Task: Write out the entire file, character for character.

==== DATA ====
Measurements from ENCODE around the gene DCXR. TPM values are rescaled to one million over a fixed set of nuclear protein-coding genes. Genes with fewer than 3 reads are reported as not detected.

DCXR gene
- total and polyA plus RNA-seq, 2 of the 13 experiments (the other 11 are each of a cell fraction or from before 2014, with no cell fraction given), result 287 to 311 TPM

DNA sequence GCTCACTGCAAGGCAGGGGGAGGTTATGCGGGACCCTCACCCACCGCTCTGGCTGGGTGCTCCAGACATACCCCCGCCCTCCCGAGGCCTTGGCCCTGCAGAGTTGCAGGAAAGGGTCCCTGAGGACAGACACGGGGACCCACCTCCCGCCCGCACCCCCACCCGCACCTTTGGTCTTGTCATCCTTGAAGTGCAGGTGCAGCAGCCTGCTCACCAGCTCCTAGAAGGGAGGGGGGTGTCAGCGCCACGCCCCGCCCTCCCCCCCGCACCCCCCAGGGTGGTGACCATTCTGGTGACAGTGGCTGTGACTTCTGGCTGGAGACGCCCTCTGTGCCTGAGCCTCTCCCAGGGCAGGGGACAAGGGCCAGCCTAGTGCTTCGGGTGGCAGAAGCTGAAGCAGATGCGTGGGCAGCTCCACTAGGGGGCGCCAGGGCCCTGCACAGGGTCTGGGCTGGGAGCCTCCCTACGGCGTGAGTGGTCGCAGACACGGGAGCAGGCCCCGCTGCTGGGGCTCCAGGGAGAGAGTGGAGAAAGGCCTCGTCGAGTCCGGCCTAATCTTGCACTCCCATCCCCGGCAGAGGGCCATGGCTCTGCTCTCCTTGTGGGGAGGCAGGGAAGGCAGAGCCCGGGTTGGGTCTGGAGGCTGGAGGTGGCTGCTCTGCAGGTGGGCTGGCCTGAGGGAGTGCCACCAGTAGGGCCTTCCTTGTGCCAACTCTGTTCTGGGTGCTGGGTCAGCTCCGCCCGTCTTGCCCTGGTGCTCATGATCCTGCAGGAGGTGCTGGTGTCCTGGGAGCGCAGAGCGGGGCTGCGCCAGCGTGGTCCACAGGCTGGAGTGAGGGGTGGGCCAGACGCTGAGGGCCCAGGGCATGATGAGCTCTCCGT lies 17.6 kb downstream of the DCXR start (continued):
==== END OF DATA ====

Measurements from ENCODE around the gene DCXR. TPM values are rescaled to one million over a fixed set of nuclear protein-coding genes. Genes with fewer than 3 reads are reported as not detected.

DCXR gene
- total and polyA plus RNA-seq, 2 of the 13 experiments (the other 11 are each of a cell fraction or from before 2014, with no cell fraction given), result 287 to 311 TPM

DNA sequence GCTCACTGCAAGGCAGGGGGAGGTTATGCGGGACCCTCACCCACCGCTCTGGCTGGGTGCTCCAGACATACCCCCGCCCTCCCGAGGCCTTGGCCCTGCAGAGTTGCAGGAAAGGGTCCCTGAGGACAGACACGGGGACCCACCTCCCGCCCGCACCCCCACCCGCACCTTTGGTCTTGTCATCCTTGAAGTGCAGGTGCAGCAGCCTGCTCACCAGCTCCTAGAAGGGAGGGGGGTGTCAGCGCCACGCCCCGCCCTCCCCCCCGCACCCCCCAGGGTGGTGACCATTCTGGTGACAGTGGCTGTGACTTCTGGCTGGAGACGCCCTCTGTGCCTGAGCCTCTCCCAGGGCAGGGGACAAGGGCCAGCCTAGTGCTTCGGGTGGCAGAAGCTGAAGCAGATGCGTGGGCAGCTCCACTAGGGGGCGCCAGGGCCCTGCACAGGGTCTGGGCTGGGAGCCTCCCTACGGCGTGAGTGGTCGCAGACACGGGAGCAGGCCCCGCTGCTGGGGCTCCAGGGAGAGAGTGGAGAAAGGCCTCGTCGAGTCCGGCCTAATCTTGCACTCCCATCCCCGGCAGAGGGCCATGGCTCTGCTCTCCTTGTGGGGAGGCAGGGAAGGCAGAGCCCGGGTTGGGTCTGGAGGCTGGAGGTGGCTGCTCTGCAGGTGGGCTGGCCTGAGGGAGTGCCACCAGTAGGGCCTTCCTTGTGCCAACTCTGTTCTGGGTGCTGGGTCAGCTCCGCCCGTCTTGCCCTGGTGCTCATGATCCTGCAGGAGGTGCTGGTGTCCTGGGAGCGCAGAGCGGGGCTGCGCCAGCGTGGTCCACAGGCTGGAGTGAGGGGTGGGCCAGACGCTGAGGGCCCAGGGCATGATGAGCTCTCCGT lies 17.6 kb downstream of the DCXR start (continued):